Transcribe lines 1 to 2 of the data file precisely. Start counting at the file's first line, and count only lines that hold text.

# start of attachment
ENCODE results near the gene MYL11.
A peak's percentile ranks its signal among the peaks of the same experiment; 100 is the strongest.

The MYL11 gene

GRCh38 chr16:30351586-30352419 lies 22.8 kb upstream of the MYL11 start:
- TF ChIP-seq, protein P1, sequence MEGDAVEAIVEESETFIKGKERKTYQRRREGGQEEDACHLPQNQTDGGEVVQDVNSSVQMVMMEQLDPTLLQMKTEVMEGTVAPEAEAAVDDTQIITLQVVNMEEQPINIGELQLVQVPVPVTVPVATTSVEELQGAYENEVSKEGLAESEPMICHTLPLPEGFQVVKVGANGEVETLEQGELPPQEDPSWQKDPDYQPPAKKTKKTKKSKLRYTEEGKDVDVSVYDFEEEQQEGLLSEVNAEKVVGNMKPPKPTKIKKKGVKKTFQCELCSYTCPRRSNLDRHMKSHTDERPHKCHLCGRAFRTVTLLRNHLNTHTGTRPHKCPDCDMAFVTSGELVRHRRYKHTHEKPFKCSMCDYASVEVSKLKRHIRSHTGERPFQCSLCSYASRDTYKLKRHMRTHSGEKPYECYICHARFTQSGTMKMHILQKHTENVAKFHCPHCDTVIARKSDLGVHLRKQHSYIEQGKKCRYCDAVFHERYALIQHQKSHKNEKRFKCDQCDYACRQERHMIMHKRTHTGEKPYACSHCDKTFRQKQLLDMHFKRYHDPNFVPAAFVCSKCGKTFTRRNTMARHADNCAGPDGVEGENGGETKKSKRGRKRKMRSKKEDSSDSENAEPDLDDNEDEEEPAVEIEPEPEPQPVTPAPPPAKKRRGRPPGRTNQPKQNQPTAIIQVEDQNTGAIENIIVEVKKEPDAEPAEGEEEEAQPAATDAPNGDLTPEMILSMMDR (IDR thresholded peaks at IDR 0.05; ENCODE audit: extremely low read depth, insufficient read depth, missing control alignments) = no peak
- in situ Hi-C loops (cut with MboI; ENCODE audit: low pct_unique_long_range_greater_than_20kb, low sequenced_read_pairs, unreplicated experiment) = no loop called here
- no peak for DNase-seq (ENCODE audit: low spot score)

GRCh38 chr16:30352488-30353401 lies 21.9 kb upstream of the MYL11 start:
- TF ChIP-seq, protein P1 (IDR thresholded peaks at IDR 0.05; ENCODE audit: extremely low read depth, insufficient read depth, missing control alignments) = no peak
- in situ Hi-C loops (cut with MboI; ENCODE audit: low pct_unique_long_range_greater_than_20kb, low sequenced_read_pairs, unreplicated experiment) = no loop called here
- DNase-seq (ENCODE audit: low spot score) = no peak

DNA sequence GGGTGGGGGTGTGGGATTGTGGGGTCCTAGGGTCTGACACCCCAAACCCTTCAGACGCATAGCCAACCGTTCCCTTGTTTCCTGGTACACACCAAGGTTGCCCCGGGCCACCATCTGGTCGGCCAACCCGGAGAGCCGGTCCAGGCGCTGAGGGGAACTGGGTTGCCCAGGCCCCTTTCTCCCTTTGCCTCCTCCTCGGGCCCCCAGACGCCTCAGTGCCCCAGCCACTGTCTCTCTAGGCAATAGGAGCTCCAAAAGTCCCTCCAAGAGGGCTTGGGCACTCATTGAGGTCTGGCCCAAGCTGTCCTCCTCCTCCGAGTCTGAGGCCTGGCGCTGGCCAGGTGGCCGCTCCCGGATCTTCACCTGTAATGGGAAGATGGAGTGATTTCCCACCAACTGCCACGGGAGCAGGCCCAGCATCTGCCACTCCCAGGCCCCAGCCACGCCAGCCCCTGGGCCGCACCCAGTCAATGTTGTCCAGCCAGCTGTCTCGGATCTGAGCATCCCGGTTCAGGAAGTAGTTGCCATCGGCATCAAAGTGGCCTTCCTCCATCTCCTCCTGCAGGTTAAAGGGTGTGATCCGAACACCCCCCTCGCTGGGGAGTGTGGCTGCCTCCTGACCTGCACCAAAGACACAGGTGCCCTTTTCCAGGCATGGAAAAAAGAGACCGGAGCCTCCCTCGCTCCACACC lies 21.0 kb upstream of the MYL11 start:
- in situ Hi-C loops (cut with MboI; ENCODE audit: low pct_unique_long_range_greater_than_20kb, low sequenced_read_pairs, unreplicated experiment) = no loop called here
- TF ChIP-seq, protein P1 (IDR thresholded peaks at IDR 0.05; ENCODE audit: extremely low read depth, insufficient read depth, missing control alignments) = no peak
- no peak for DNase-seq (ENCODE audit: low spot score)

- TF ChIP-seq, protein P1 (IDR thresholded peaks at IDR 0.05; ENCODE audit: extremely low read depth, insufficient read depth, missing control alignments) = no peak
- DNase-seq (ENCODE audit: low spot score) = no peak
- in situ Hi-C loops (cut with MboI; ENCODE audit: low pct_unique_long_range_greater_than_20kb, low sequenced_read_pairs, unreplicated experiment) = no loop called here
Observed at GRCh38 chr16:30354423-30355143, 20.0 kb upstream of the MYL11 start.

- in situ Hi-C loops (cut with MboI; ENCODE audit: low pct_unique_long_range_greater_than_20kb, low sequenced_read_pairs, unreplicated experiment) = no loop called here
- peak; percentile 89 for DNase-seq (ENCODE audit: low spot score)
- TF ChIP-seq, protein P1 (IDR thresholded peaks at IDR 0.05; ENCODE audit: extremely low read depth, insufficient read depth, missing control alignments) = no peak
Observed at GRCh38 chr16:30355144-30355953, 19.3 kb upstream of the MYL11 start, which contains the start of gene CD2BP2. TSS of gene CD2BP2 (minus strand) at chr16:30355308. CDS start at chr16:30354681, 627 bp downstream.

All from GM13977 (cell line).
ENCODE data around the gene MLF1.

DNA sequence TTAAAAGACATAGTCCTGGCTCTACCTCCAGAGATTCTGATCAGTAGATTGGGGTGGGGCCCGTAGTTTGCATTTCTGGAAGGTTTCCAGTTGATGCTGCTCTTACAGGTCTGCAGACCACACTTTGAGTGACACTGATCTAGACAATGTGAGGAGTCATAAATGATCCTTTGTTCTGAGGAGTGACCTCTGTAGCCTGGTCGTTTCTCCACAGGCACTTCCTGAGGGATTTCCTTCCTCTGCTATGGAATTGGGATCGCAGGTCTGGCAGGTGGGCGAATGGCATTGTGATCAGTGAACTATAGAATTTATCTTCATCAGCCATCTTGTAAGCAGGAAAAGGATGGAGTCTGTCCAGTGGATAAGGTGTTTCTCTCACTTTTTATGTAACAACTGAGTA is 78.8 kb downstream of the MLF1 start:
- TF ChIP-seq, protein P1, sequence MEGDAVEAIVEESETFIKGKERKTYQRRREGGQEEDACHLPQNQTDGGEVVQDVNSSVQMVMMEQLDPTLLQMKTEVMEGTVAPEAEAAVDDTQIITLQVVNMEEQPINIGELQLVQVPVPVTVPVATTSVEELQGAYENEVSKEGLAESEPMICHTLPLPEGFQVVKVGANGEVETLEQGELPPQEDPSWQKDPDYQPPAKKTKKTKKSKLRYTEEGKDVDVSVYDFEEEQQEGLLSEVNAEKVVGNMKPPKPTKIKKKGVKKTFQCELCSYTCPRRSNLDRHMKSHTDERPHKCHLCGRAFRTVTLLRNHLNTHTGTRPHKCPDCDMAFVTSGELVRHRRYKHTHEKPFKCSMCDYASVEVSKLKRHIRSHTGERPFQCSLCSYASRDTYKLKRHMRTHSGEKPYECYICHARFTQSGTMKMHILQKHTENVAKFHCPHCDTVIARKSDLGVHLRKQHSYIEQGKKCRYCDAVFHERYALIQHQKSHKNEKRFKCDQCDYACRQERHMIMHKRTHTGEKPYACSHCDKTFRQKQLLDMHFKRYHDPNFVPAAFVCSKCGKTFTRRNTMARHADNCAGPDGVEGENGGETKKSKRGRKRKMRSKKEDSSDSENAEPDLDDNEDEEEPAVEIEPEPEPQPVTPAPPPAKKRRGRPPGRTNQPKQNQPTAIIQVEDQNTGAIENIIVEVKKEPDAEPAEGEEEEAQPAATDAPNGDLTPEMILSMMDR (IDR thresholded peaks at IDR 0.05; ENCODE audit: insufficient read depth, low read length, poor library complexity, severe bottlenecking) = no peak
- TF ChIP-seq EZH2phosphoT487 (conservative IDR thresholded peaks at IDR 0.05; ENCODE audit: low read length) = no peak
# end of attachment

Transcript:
ENCODE results near the gene MYL11.
A peak's percentile ranks its signal among the peaks of the same experiment; 100 is the strongest.